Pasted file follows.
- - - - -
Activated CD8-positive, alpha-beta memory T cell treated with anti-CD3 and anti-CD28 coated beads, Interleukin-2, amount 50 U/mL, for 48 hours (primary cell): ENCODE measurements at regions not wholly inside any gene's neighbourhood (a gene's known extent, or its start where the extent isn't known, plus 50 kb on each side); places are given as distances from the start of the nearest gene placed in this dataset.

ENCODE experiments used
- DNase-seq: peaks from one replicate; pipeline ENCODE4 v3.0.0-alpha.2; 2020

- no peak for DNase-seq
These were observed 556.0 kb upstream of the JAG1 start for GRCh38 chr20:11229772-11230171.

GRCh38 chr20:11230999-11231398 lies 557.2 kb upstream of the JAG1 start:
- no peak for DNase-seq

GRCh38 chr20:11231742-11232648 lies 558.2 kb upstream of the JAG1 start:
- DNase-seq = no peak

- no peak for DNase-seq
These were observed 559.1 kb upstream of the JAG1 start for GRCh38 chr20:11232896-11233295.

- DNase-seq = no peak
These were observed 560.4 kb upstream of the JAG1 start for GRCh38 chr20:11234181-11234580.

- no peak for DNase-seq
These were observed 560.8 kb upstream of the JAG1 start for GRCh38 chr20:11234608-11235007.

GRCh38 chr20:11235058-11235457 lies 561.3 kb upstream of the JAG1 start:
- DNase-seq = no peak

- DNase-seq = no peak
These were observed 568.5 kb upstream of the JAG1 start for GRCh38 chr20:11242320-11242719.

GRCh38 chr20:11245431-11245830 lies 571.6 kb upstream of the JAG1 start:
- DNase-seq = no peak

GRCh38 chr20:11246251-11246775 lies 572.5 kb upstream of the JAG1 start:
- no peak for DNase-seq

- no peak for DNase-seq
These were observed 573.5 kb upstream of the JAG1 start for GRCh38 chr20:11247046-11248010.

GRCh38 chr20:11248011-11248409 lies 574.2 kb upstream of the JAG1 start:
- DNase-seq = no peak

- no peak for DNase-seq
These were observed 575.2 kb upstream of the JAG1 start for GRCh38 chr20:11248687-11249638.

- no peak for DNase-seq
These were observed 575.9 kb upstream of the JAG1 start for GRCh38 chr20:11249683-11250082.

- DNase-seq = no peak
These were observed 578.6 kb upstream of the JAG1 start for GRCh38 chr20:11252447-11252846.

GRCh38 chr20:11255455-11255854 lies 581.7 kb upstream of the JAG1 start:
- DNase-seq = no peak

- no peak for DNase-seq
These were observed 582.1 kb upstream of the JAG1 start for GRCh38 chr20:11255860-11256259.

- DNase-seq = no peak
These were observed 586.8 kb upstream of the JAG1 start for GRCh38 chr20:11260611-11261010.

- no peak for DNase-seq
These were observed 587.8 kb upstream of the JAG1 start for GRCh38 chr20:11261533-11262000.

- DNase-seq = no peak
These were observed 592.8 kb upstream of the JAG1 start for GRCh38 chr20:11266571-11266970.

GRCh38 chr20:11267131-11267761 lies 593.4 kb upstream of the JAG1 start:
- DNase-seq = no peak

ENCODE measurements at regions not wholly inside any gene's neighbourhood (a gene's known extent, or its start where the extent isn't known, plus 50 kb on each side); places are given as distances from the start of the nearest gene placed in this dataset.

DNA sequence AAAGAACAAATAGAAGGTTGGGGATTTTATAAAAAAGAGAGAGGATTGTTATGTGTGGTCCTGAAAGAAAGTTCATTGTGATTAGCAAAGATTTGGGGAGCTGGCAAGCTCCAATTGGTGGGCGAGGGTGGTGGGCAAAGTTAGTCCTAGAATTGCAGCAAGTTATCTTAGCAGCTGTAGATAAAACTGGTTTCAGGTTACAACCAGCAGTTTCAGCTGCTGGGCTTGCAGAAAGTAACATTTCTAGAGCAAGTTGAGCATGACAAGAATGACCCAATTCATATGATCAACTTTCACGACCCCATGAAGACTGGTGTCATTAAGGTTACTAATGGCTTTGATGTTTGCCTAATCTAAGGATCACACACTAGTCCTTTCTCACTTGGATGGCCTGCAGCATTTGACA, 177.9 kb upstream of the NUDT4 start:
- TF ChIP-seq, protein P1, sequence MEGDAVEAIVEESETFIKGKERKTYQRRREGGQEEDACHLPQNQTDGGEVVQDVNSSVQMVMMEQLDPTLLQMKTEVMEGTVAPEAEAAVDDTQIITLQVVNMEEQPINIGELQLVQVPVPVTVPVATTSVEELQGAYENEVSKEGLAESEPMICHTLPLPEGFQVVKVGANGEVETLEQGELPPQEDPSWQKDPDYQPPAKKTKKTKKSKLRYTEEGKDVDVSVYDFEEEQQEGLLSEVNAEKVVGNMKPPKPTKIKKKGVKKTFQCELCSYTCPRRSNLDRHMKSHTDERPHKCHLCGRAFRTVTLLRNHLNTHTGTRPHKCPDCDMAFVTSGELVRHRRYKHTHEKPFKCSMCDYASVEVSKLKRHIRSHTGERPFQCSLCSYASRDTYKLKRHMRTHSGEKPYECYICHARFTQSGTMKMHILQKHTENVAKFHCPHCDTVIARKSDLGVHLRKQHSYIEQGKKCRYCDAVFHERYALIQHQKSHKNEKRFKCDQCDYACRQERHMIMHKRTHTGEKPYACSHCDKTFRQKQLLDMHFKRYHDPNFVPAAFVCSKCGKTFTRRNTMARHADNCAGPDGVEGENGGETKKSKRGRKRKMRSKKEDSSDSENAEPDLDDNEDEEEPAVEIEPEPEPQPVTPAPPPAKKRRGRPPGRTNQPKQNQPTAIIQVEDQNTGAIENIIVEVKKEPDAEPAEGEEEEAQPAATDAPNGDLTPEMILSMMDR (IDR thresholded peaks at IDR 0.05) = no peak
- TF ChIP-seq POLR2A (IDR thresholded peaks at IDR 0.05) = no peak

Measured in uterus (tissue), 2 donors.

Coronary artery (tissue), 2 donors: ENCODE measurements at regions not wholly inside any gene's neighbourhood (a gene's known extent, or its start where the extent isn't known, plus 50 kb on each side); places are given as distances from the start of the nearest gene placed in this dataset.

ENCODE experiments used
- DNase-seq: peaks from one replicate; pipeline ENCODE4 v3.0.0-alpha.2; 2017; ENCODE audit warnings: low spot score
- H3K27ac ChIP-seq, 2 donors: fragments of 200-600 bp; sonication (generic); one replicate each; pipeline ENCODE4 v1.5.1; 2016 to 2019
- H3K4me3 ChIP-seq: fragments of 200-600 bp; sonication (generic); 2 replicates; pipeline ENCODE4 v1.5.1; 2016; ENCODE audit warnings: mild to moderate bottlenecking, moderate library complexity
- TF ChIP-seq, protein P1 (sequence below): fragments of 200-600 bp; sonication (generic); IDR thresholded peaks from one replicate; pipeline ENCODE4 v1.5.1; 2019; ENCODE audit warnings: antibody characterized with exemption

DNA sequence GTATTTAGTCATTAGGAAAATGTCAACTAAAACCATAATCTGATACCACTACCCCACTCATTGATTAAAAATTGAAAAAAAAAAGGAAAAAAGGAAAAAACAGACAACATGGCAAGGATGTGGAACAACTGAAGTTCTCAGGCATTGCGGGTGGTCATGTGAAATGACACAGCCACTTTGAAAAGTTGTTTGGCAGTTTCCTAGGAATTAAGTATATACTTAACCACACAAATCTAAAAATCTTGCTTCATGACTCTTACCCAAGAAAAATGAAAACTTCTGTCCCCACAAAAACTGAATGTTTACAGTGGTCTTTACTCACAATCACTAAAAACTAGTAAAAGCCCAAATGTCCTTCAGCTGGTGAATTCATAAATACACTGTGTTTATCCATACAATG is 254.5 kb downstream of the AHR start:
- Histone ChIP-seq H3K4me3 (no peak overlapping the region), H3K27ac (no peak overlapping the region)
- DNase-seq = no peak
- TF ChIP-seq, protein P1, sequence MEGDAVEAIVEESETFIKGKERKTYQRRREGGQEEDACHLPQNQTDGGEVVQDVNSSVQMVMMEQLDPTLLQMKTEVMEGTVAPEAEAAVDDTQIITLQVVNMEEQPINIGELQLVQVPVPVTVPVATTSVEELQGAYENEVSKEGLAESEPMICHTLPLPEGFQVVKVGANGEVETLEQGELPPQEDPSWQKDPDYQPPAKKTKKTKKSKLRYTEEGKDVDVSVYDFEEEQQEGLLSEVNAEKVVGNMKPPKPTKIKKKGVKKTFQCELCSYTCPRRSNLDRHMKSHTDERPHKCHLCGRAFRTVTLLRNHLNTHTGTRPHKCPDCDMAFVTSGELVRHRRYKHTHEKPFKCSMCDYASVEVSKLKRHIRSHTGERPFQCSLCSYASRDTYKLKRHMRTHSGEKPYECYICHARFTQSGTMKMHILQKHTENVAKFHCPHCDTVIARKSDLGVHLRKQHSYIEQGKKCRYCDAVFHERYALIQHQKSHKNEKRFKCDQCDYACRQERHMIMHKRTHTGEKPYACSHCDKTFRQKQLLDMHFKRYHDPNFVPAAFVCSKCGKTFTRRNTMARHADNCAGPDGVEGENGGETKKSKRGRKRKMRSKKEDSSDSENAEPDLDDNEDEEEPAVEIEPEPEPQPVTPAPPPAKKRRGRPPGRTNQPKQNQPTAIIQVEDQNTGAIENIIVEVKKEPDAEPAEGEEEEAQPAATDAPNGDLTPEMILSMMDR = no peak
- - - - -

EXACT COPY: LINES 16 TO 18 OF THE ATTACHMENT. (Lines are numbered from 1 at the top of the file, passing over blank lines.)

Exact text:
GRCh38 chr20:11235058-11235457 lies 561.3 kb upstream of the JAG1 start:
- DNase-seq = no peak

- DNase-seq = no peak